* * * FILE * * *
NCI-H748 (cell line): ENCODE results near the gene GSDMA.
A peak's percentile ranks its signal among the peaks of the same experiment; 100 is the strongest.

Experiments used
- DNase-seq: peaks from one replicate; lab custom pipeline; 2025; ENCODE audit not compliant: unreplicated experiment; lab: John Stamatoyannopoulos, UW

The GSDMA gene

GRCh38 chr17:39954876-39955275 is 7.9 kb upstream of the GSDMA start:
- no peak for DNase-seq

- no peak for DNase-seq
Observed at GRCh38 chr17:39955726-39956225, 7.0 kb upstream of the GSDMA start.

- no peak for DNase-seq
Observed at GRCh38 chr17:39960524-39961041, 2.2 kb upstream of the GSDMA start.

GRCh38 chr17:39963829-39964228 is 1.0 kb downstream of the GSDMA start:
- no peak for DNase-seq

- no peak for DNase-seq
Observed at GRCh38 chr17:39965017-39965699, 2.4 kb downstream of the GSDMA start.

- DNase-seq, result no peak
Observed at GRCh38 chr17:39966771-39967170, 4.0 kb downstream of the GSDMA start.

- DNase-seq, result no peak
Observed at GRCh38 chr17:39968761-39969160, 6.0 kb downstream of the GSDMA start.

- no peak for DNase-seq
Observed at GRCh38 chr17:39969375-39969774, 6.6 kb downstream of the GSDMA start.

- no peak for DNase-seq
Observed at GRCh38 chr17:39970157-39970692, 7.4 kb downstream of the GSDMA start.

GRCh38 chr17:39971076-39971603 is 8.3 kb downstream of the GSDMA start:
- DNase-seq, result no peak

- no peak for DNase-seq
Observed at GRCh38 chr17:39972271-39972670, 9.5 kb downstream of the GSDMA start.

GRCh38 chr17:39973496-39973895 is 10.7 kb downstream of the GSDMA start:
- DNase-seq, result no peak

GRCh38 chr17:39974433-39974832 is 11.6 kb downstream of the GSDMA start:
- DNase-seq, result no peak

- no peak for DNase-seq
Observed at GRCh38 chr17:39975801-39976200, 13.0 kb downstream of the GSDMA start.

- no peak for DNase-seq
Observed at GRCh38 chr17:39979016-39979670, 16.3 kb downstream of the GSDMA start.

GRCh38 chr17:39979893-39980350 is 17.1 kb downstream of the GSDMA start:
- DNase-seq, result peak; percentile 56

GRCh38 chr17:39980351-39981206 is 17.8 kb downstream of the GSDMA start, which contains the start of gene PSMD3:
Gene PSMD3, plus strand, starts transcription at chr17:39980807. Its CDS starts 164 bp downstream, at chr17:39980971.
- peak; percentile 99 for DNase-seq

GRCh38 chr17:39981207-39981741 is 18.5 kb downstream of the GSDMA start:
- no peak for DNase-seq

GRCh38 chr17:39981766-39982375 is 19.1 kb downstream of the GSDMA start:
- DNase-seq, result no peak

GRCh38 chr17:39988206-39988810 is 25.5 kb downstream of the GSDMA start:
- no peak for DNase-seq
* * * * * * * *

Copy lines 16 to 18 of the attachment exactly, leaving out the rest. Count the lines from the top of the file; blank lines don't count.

- DNase-seq, result no peak
Observed at GRCh38 chr17:39966771-39967170, 4.0 kb downstream of the GSDMA start.

- DNase-seq, result no peak